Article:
Published on January 12, 2017

Changes at Involve: A thank you to Simon Burall

By Ed Mayo

Ed Mayo is chair of Involve and secretary general of Co-operatives UK, the national business association for co-operative and mutual enterprises. He is co-author of the book Consumer Kids, and is involved in a range of organisations and enterprises that promote a fairer and more sustainable economy.

It is with great pride that we look back on the last eight years Simon has spent as Director of Involve.  Simon has built a significant reputation, portfolio of projects and intellectual assets at Involve, as well as an energetic, committed and expert team of staff and trustees.  Anyone who has met Simon during that time will, I’m sure, have been left in no doubt of his deep commitment, great knowledge and well practised skills in opening up decision-making to citizens.

Simon’s achievements at Involve have been numerous. There is room here for a only a few of those that made the greatest impression on me. Amongst those is very clearly Simon’s leadership and innovation on open government. Under his leadership Involve has positioned itself as a world leading organisation in the open government movement. He has overseen the development of the UK Open Government Network, and ensured the UK’s Open Government Partnership process was established as a widely recognised model of good practice.

Simon’s tenure has also seen Involve lead the push for deliberative public engagement on complex and controversial science and technology innovations. Involve has strengthened the government’s Sciencewise programme, and pioneered new open models of policy making on government data sharing.

Finally, Simon has played a critical role in the thought leadership provided by Involve. He has made the case for deliberation and engagement across a raft of policy areas, developed Involve’s theory on deliberative systems, and innovated new models of citizen engagement on public services.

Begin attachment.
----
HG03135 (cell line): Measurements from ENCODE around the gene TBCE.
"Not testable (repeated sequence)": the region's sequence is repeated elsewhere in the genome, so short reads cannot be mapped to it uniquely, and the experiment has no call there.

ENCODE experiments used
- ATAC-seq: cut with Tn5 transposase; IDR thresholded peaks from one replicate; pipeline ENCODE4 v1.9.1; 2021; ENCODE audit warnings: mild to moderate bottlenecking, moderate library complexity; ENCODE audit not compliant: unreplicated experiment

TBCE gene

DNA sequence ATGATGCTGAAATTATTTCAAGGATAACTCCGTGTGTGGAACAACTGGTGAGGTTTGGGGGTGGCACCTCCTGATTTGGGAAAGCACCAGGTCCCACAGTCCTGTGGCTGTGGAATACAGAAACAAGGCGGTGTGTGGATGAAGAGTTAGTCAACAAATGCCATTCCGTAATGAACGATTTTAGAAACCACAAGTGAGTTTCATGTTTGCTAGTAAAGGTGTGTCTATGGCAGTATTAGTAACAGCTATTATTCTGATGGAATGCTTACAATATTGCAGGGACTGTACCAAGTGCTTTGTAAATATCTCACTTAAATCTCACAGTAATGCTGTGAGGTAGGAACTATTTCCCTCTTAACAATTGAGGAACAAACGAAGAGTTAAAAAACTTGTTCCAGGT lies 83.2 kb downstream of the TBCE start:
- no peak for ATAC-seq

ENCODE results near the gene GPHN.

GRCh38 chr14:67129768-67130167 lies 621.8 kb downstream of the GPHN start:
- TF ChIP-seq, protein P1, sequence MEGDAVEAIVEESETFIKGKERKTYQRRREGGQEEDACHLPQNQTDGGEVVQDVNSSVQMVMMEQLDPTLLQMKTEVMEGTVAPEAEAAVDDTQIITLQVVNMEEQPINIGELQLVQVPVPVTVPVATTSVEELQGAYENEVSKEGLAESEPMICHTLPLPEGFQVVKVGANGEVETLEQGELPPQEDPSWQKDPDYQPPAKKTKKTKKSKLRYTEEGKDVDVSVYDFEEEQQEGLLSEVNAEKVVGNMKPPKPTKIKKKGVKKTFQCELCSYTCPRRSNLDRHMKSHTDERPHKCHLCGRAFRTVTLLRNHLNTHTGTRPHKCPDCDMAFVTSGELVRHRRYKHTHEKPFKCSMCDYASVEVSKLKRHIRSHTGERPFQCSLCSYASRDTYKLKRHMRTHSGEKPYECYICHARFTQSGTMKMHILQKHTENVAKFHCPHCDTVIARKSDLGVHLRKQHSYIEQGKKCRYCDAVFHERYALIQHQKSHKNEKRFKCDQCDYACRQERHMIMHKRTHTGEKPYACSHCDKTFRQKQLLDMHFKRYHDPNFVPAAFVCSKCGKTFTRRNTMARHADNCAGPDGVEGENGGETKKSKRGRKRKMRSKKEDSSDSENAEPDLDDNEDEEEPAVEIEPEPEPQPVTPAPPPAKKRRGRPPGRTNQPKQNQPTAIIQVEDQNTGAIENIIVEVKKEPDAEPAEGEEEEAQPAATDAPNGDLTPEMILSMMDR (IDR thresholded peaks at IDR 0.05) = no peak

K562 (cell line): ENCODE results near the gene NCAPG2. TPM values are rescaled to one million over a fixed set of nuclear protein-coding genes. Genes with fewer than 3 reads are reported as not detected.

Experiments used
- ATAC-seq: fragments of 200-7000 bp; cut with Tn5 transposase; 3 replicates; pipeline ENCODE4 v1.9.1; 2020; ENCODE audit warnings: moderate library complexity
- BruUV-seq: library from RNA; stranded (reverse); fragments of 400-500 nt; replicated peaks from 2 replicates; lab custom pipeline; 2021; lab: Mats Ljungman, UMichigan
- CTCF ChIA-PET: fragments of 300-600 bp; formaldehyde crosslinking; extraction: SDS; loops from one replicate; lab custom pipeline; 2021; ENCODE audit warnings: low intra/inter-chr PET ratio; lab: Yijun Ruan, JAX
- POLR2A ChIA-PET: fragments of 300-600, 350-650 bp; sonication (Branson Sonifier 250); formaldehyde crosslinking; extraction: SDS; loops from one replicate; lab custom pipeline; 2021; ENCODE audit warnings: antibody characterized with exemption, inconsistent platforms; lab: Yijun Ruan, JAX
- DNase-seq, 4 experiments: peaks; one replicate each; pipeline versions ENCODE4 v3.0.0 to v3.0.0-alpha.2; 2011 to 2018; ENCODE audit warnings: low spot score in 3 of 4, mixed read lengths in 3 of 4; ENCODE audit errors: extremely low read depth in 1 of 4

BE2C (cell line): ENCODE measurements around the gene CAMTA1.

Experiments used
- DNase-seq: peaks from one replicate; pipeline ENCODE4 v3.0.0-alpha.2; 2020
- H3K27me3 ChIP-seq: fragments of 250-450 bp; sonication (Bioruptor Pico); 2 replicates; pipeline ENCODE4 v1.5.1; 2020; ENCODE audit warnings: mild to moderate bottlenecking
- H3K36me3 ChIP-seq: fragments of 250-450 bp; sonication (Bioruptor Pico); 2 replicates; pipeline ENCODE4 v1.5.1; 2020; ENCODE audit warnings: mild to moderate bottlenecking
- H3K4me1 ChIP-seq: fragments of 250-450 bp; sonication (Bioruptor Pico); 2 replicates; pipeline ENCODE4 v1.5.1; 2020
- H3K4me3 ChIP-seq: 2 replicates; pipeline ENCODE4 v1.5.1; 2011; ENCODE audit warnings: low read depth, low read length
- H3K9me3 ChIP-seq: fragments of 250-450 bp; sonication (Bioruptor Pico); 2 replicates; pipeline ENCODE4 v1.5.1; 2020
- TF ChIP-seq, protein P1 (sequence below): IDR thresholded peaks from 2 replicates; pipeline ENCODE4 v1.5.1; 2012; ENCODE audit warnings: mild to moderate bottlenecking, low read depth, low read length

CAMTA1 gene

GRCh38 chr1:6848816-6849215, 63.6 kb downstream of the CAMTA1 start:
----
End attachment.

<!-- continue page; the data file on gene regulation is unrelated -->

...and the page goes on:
I am delighted that Simon will continue to work with Involve as Senior Associate, leading and expanding Involve’s portfolio of projects on public engagement around science, technology and data.

Whilst Simon’s departure as Involve’s Director marks the end of one chapter in Involve’s story, as with all endings it also marks a beginning. I, along with my fellow trustees, have great pleasure in appointing Tim Hughes as Involve’s new Director. Tim’s vision, expertise and dedication to Involve’s cause make his the strongest possible pair of hands to guide Involve into its next phase.

As Tim writes today, “If Involve didn’t exist, now would be the time to invent it”. Overcoming the triple threat of disillusionment, polarisation and disconnection will be one of the defining challenges of the decade to come. With our skills and expertise in citizen participation, open government, deliberation and facilitation, we believe that Involve is uniquely placed to take a leading role in facing that challenge.

I know I speak for my colleagues when I say that we look forward to working with Tim and his team as they set out a bold new strategy for Involve’s next steps.

Image credit: thank you, jen collins (Creative Commons)

2 Responses to “Changes at Involve: A thank you to Simon Burall”

  1. January 12, 2017 at 5:02 pm

    From 2009 to 2016 I led Alberta Climate Dialogue, a federally-funded community-university project in Alberta, Canada, the nearest large city to the tar sands. Involve — represented initially by Alice Casey and then by Simon — provided crucial expertise as we developed and researched innovative citizen involvement processes around climate mitigation and adaptation in a petro-state.

    Simon has been a wonderful presence and contributor through these processes, bringing to bear the deep learning of Involve and also his own curiosity and creativity about the challenging contexts and constraints within which we worked, and that we managed in some ways to shift.

    We also co-hosted a workshop in London and participated together in a recent retreat in British Columbia, both on how public involvement can influence complex systems — here too, Simon’s was a wise and lively voice as he spoke from the successes and also tough lessons of Involve’s ambitious work.

    My deep appreciation for Simon’s tremendous work to date in carrying Involve’s learning outward, and my best wishes to Tim as he steps into those big and weathered shoes.

  2. Simon Burall
    Simon Burall
    January 17, 2017 at 9:15 am

    David, thank you so much for your kind words. I have found working with you so stimulating and enriching. I’ve learnt a lot from you and am enjoying being a (necessarily distant) part of the next stage of your work. I look forward to working with you into the future.

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